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How to keep your produce from going bad

High up on a list of things that suck is shelling out your hard-earned money on fresh fruits, vegetables and herbs only to throw them out a week or so later.

While it would be nice to buy ingredients for meals right before you prepare and consume them, life tends not to work out that way for most people. The fairly common scenario, therefore, is that you’ll go the store and stock up on produce for the week, very likely with every intention of not letting anything go to waste. Next thing you know, your spinach goes yellow, your oregano goes brown and your strawberries go full-on science experiment.

 

All produce is not created equal

So what gives when one week your spinach stays nice and fresh and the next week it goes yellow in just a few days? The answer may be that you stored it next to some apples or peaches. Fruits and vegetables ripen at different rates. Some fruits produce higher levels of ethylene gas than others. Ethylene gas is a ripening agent, and if it comes in contact with ethylene-sensitive vegetables, premature decay leads to a trash bag full of stuff you should have eaten.

So the main trick is to keep incompatible fridge mates away from one another. Apples, apricots, cantaloupe, figs and honeydew melon all release ethylene gas. Store them in your fridge, and keep them away from your veggies and berries.

Many people keep nectarines, peaches, pears, plums and tomatoes on their counters rather than in the fridge. If you would rather refrigerate these gas releasers, just keep them away from sensitive veggies. Avocados and bananas, also gas releasers, should never be refrigerated unless they are already ripe and you are trying to make them hold out for a day or two longer.

Broccoli, Brussels sprouts, cabbage, carrots, cauliflower, cucumbers, eggplant, kale, lettuce, parsley, peas, peppers, squash, sweet potatoes and watermelon are all ethylene-sensitive, so keep them away from those apples and other gas releasers.

 

Other storage tips

The answer to keeping incompatible fruits and veggies and herbs away from one another is not to stick everything in sealed plastic bags. Cutting off your produce’s air supply will leave it all out of life. You don’t want it to breathe too much, especially if it’s a gas releaser, but you don’t want it to stop breathing altogether, or you’ll end up with science experiments contained in sealed plastic baggies.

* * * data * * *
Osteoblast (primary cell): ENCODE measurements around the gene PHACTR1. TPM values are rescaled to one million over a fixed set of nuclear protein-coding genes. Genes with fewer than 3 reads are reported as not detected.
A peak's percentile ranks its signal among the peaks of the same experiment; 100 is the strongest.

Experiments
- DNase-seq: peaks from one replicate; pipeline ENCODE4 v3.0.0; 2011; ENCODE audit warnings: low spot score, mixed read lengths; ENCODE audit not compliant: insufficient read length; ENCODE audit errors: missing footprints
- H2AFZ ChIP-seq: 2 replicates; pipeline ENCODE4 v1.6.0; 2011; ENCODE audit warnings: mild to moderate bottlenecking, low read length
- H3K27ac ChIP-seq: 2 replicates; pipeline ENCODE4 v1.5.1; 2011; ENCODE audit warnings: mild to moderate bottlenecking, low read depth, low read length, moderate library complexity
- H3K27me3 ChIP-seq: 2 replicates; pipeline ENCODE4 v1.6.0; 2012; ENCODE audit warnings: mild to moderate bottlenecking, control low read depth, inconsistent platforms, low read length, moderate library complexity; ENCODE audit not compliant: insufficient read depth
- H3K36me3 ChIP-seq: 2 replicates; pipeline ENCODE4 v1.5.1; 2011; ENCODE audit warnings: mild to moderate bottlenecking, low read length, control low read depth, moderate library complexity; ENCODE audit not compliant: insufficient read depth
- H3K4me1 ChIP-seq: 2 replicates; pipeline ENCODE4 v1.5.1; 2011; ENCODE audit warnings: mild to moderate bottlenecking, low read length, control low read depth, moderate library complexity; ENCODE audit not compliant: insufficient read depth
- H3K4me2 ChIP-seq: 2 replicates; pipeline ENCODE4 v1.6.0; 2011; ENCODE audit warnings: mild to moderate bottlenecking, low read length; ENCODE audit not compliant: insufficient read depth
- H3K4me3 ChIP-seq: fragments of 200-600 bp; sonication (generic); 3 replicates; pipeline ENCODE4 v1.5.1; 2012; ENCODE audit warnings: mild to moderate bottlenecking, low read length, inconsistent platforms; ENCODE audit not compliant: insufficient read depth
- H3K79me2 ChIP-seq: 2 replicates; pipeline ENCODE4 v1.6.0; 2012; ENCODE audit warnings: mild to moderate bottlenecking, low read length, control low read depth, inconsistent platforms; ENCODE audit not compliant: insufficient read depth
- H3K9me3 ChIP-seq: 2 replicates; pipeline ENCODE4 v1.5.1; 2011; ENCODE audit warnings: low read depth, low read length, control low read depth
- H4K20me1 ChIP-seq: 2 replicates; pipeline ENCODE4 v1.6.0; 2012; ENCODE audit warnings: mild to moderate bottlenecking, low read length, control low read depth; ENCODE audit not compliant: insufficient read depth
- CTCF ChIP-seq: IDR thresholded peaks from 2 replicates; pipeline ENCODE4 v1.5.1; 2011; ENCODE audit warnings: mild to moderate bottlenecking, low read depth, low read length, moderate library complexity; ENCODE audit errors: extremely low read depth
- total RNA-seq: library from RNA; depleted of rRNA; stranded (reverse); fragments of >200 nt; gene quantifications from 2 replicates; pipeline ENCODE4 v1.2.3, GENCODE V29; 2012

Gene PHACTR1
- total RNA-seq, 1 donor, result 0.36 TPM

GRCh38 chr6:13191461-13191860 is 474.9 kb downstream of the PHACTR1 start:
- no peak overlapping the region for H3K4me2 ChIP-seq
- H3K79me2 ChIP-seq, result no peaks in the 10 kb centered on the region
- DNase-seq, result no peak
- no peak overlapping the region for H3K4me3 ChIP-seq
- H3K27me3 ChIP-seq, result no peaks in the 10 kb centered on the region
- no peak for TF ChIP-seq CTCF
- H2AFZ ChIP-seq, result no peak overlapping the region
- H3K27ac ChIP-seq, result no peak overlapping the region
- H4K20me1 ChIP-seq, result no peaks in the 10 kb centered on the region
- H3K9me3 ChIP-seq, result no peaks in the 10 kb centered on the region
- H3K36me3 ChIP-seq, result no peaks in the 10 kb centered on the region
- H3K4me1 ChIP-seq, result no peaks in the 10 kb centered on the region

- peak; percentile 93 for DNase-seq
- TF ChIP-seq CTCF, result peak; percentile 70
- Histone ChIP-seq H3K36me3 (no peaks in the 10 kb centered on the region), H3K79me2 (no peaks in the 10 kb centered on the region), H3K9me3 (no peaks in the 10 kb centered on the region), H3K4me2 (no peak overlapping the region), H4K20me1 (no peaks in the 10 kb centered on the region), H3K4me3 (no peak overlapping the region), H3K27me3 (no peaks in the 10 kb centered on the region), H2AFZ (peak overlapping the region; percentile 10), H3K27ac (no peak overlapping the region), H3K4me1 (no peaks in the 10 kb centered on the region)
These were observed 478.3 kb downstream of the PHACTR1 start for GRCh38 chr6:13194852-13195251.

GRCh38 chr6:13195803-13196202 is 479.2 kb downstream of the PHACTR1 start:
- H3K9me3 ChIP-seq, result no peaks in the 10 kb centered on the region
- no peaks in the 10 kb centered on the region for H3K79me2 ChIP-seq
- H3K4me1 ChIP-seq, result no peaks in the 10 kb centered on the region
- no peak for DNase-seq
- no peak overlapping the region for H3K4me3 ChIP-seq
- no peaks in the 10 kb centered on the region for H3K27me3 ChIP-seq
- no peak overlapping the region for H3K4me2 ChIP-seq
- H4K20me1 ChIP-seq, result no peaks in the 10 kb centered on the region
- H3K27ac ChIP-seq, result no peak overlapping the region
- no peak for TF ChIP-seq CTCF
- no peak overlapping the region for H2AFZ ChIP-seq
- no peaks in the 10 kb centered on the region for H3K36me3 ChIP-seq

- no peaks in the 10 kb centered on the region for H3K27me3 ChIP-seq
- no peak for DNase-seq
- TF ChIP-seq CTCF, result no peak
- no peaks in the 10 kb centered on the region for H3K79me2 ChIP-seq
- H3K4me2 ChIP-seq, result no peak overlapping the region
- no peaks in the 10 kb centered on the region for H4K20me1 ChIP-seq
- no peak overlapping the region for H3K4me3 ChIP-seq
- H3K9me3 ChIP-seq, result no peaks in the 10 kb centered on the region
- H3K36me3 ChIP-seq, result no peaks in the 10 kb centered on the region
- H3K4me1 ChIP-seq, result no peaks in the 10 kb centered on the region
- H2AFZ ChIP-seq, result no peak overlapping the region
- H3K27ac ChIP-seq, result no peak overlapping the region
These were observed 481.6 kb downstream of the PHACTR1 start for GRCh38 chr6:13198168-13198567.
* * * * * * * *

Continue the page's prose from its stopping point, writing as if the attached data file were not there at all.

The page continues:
Apples, pears, nectarines, beets and cauliflower can be free in your fridge. Artichokes, arugula, bok choy, broccoli, cabbage, Brussel sprouts, spinach, kale and carrots should be stored in perforated plastic bags — which helps them retain some moisture. Some folks say lettuce should likewise be kept in a perforated bag, while others suggest washing and drying it and then storing it in a plastic container, upside-down and then placing a few layers of paper towels on top before lidding shut. The paper towels absorb excess moisture.

Asparagus can get a bit tricky because ideally you want to cut an inch off the bottoms and submerge in water in your fridge. If you forget, try to eat them earlier in the week so you don’t end up feeding them to your trash bin at the end of the week. Ideally, herbs should get similar treatment. Wash and dry them (as dry as you can get them), snip off the ends and submerge them in water, covering them with a plastic bag, and pop them in the refrigerator. Or consider growing your own herb garden.

Whole garlic — that is, not peeled or cut in any way — potatoes, sweet potatoes and onions should go in a dry, cool and dark place that gets decent ventilation. Tomatoes don’t need a dark place, per se, but many foodies say that refrigerating them renders them flavorless.

While blueberries are a bit sturdier, strawberries, blackberries and raspberries are quite delicate. They should be kept in the coldest part of your fridge. Don’t wash them until you are ready to eat them. Moisture helps mold proliferate, and it will spread faster than you can say “I was going to have those with yogurt today.”

 

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